Monday, August 28, 2006

Agent 006001 is promiscuous? (anti-K is so common!)

The blog title is a take-off on James Bond, Agent 007.

As a long-time blood bank instructor, I was fascinated by this paper by French authors in the August 2006 issue of Transfusion:

Noizat-Pirenne F, Tournamille C, Bierling P, Roudot-Thoraval F, Le Pennec P-Y, Rouger P, Ansart-Pirenne H. Relative immunogenicity of Fya and K antigens in a Caucasian population, based on HLA class II restriction analysis. Transfusion 2006 Aug;46 (8):1328-33.

One of the many mysteries in transfusion medicine is why some red cell antigens are more immunogenic than others. Reasons for the relative immunogenicity was thought to relate to the nature of the antigen, including the number and affinity of potential derived peptides once the antigen is recognized as foreign and processed by antigen presenting cells. This papers adds one more piece to the puzzle.


The D antigen in the Rh system is known to be the most immunogenic. In the Kell blood group system the K antigen (ISBT #006001) is known to be considerably more immunogenic that antigens in the Duffy and Kidd blood group systems. The immunogenicity of an antigen is assessed by comparing the observed frequency of alloantibodies with the calculated frequency of the opportunity for alloimmunization. For example, the K antigen has been shown to be 9 times as immunogenic as Fya.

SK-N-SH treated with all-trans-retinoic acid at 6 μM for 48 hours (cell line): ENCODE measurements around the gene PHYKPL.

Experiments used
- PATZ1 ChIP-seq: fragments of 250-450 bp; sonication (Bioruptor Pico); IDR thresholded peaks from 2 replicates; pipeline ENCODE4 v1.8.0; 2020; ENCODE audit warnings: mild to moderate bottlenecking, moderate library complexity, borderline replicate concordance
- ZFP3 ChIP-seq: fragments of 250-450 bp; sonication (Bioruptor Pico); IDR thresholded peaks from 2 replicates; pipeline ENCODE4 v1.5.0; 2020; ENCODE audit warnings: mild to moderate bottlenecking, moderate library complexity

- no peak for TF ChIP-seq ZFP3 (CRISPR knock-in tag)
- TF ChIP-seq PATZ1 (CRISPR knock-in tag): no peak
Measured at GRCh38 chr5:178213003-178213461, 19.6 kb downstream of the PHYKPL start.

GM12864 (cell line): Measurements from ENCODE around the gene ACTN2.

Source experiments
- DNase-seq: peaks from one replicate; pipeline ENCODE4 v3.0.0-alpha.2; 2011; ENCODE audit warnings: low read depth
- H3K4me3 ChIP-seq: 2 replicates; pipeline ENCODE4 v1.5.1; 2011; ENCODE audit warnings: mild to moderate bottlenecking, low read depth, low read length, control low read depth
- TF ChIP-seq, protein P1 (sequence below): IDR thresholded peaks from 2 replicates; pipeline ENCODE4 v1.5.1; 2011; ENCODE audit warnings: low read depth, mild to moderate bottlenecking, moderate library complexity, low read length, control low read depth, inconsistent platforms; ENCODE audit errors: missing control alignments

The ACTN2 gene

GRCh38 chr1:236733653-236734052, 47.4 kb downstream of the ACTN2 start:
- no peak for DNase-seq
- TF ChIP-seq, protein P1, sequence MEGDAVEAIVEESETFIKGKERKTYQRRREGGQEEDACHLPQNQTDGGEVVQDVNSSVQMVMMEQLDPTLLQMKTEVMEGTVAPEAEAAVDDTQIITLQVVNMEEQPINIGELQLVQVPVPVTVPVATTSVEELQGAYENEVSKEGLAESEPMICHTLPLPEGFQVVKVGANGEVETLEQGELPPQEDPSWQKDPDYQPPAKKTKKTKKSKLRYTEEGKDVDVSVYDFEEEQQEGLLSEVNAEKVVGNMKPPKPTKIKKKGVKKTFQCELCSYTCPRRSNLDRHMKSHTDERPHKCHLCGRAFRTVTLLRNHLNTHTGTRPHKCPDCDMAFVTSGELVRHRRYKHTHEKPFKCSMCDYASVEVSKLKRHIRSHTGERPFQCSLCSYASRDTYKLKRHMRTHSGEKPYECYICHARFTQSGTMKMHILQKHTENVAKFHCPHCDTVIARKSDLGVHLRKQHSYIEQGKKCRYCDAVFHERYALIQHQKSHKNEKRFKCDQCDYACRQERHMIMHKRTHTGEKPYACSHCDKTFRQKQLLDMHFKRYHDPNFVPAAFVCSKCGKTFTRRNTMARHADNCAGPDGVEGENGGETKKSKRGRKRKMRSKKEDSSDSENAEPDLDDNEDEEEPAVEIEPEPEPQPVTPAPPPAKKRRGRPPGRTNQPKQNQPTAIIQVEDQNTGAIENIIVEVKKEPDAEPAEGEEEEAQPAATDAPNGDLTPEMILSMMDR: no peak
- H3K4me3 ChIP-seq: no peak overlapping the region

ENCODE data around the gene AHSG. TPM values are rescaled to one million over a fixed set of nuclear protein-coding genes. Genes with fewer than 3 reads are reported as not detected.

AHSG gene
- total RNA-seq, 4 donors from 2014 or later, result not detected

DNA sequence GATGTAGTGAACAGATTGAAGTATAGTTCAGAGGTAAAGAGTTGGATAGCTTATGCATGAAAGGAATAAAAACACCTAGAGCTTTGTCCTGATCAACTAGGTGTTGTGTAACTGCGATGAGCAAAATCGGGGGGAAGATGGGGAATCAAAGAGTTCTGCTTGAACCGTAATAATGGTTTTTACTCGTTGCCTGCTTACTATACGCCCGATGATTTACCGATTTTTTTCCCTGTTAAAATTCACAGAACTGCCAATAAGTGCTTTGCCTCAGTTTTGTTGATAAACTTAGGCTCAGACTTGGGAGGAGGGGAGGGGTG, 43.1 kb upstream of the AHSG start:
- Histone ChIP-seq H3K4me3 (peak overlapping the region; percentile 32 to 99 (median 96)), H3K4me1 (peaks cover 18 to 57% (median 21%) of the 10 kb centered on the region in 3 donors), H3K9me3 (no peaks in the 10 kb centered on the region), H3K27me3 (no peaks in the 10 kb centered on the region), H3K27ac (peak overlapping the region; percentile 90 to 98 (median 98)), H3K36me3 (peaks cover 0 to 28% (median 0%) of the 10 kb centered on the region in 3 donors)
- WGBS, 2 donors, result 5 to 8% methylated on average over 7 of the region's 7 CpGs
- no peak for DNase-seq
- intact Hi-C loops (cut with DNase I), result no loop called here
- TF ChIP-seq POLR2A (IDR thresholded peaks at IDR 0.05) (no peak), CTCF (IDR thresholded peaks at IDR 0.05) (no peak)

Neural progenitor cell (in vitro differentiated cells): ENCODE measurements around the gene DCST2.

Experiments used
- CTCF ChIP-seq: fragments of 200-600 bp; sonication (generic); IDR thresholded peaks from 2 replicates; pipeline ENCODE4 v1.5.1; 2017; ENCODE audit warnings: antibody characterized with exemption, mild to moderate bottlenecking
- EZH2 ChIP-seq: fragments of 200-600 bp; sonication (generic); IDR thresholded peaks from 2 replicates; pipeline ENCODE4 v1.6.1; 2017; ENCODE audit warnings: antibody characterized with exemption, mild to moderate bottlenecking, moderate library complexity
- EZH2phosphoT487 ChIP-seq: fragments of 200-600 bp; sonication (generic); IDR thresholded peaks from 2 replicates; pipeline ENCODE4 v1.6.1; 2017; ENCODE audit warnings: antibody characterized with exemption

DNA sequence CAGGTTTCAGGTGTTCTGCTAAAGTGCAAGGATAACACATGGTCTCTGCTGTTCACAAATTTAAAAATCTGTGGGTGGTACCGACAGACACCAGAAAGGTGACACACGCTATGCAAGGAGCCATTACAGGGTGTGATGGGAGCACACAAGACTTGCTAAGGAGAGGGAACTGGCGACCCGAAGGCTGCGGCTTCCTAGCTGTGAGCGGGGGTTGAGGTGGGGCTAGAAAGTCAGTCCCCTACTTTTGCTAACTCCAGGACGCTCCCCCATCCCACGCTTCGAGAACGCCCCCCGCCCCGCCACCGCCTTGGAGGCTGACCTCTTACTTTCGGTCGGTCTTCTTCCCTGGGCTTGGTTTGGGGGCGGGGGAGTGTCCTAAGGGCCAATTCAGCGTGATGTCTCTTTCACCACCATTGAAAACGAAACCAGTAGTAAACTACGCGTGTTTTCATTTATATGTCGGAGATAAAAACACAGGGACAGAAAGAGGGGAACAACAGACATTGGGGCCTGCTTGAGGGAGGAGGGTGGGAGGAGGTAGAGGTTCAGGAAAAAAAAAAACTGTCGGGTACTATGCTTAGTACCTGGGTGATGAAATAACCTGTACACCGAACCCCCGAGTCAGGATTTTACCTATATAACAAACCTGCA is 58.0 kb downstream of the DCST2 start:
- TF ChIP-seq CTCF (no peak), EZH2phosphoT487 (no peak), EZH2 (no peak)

A brief review of how antibodies are produced:

We have long known how important MHC is to the immune response. Red cell antigens, like other protein antigens, elicit an immune response as follows:

  • They are processed and displayed in conjunction with HLA molecules on antigen-presenting cells (APC) such as macrophages,
  • and presented to T-cell receptors on T lymphocytes.
  • Recognition of RBC-derived peptide displayed by HLA class II molecules activates a specific CD4+ T cell (see diagram of an APC activating a CD4+ T cell)
  • The T cell divides and produces a clone of CD4+ T cells,
  • which in turn activates a specific B cell that produces a clone of antibody-producing cells.

HLA-DR molecules account for more than 90 percent of the HLA class II isotypes expressed on APCs, the HLA-DRB1* locus being highly polymorphic.

The authors found that for people who made anti-Fya (n=29) the DRB1*04 phenotypic frequency was 100%, indicating that the DRB1*04 molecule is the restriction molecule for Fya. For those who made anti-K (n=30) many DRB1* molecules were identified, demonstrating that the K antigen has a high degree of histocompatibility promiscuity.

This suggests that

  • only people with the DRB1*04 phenotype can produce anti-Fya
  • all or nearly all individuals in the Caucasian population are able to bind K-derived peptides and therefore could produce anti-K when stimulated.

Assuming that this finding is confirmed by future studies, it turns out that the immunogenicity of a given red cell antigen is related both to the nature of the antigen and to the distribution within the population of HLA-DRB1* molecules on antigen-presenting cells.

Why anti-K is so common may be mainly because the K antigen is promiscuous when it comes to which HLA-DRB1* molecules it binds with. Now is that cool or what?

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